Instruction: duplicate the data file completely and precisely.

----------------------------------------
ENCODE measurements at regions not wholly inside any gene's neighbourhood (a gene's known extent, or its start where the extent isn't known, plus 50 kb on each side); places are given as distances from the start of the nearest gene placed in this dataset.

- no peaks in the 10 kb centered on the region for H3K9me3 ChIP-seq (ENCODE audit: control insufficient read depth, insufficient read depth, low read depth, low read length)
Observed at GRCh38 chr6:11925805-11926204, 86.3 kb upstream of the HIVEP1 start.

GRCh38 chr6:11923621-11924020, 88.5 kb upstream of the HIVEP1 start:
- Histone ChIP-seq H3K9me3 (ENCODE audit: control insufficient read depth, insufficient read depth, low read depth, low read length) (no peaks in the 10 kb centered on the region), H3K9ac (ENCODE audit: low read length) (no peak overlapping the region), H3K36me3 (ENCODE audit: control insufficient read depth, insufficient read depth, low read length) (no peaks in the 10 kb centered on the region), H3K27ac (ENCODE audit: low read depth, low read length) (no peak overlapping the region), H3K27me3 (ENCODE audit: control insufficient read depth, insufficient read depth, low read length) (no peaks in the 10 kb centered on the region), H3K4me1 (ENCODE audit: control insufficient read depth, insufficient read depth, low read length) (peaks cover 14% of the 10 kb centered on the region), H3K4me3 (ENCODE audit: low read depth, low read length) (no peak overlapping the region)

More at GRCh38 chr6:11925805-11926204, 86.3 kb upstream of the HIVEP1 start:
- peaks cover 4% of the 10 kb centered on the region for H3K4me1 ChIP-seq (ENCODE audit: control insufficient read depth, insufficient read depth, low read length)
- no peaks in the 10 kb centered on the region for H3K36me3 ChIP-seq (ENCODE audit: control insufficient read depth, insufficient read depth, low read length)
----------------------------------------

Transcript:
ENCODE measurements at regions not wholly inside any gene's neighbourhood (a gene's known extent, or its start where the extent isn't known, plus 50 kb on each side); places are given as distances from the start of the nearest gene placed in this dataset.

- no peaks in the 10 kb centered on the region for H3K9me3 ChIP-seq (ENCODE audit: control insufficient read depth, insufficient read depth, low read depth, low read length)
Observed at GRCh38 chr6:11925805-11926204, 86.3 kb upstream of the HIVEP1 start.

GRCh38 chr6:11923621-11924020, 88.5 kb upstream of the HIVEP1 start:
- Histone ChIP-seq H3K9me3 (ENCODE audit: control insufficient read depth, insufficient read depth, low read depth, low read length) (no peaks in the 10 kb centered on the region), H3K9ac (ENCODE audit: low read length) (no peak overlapping the region), H3K36me3 (ENCODE audit: control insufficient read depth, insufficient read depth, low read length) (no peaks in the 10 kb centered on the region), H3K27ac (ENCODE audit: low read depth, low read length) (no peak overlapping the region), H3K27me3 (ENCODE audit: control insufficient read depth, insufficient read depth, low read length) (no peaks in the 10 kb centered on the region), H3K4me1 (ENCODE audit: control insufficient read depth, insufficient read depth, low read length) (peaks cover 14% of the 10 kb centered on the region), H3K4me3 (ENCODE audit: low read depth, low read length) (no peak overlapping the region)

More at GRCh38 chr6:11925805-11926204, 86.3 kb upstream of the HIVEP1 start:
- peaks cover 4% of the 10 kb centered on the region for H3K4me1 ChIP-seq (ENCODE audit: control insufficient read depth, insufficient read depth, low read length)
- no peaks in the 10 kb centered on the region for H3K36me3 ChIP-seq (ENCODE audit: control insufficient read depth, insufficient read depth, low read length)